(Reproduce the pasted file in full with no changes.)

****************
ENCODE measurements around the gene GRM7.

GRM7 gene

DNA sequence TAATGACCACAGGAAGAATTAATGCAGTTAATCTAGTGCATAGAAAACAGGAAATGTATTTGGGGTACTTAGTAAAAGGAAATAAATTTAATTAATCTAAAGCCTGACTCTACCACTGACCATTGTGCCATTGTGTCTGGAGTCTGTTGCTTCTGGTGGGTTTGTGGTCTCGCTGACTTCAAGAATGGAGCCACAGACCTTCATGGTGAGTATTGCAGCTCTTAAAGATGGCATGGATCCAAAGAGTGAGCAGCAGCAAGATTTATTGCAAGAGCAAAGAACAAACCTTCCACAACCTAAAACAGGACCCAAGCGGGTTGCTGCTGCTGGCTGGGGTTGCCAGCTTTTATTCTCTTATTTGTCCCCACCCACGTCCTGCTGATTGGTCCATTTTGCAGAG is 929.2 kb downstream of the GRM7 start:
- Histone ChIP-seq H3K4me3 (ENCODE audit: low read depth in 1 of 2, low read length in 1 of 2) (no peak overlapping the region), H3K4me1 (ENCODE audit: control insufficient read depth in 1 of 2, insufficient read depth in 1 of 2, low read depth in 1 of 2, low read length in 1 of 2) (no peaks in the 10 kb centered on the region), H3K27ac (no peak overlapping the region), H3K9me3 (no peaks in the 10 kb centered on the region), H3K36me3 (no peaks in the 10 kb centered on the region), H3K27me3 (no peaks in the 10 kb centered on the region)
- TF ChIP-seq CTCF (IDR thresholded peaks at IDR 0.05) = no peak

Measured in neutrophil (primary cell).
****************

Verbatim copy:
ENCODE measurements around the gene GRM7.

GRM7 gene

DNA sequence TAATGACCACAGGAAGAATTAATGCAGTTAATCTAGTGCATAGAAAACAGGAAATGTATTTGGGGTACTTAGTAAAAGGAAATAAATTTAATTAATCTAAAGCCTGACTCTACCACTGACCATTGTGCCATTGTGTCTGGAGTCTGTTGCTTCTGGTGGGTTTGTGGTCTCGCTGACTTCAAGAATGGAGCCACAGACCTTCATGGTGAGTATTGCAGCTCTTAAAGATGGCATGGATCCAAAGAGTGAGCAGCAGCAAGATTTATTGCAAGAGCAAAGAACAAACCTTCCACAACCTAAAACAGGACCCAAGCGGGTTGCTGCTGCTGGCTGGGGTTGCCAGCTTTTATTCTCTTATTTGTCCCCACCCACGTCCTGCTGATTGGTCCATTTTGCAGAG is 929.2 kb downstream of the GRM7 start:
- Histone ChIP-seq H3K4me3 (ENCODE audit: low read depth in 1 of 2, low read length in 1 of 2) (no peak overlapping the region), H3K4me1 (ENCODE audit: control insufficient read depth in 1 of 2, insufficient read depth in 1 of 2, low read depth in 1 of 2, low read length in 1 of 2) (no peaks in the 10 kb centered on the region), H3K27ac (no peak overlapping the region), H3K9me3 (no peaks in the 10 kb centered on the region), H3K36me3 (no peaks in the 10 kb centered on the region), H3K27me3 (no peaks in the 10 kb centered on the region)
- TF ChIP-seq CTCF (IDR thresholded peaks at IDR 0.05) = no peak

Measured in neutrophil (primary cell).